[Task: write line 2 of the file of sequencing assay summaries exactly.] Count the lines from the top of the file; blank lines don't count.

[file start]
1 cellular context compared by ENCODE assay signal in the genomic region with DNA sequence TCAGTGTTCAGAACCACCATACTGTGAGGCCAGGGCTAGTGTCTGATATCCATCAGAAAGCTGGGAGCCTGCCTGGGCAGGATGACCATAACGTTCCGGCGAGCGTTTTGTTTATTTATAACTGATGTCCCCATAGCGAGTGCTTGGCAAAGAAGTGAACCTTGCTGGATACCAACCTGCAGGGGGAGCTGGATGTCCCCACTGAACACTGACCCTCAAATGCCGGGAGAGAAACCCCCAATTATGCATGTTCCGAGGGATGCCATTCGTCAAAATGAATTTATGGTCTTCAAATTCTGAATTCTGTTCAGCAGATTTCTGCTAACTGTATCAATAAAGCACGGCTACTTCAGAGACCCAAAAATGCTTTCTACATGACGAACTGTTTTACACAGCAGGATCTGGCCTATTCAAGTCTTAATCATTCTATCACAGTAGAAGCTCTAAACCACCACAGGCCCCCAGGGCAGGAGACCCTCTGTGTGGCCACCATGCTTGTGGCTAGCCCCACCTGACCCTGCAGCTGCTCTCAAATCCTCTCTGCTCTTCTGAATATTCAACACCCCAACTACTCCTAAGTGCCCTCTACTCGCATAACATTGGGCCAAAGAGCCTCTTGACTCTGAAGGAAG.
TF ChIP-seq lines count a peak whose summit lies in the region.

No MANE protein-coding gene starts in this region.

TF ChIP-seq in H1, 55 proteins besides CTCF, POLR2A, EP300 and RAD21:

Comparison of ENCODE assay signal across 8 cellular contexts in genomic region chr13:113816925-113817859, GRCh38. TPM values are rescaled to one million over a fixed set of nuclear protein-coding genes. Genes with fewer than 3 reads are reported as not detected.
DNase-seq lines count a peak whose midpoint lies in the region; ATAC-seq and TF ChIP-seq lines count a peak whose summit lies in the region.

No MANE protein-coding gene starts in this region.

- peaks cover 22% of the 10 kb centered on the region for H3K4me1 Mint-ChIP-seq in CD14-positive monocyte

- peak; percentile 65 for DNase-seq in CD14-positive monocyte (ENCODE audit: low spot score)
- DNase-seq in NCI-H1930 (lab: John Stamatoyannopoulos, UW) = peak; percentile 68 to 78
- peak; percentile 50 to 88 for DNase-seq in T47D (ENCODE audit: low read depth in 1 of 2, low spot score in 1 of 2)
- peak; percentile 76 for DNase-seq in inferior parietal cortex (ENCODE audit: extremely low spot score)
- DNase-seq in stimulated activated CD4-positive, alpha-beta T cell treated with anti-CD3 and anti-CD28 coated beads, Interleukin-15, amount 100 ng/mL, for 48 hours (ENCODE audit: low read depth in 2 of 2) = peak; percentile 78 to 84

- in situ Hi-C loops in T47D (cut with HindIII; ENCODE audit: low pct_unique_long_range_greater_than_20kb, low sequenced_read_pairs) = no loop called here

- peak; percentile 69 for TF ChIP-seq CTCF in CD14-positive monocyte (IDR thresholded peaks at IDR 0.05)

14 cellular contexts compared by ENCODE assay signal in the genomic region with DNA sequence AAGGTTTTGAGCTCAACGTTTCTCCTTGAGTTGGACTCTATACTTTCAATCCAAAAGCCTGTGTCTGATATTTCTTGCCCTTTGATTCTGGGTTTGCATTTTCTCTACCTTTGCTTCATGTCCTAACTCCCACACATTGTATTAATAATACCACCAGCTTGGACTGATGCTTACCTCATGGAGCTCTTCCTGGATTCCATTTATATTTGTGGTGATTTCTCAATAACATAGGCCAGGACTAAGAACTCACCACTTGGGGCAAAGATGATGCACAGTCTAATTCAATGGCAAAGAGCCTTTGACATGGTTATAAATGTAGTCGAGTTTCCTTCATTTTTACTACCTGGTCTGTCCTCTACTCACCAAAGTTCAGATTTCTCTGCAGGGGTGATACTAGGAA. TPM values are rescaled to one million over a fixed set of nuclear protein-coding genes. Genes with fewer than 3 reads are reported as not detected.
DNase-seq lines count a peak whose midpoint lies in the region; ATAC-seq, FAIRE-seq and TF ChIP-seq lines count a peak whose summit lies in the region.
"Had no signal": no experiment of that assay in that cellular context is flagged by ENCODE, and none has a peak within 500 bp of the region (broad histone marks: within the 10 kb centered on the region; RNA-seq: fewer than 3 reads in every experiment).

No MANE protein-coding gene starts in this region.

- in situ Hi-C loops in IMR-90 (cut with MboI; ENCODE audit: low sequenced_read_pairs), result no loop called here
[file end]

TF ChIP-seq lines count a peak whose summit lies in the region.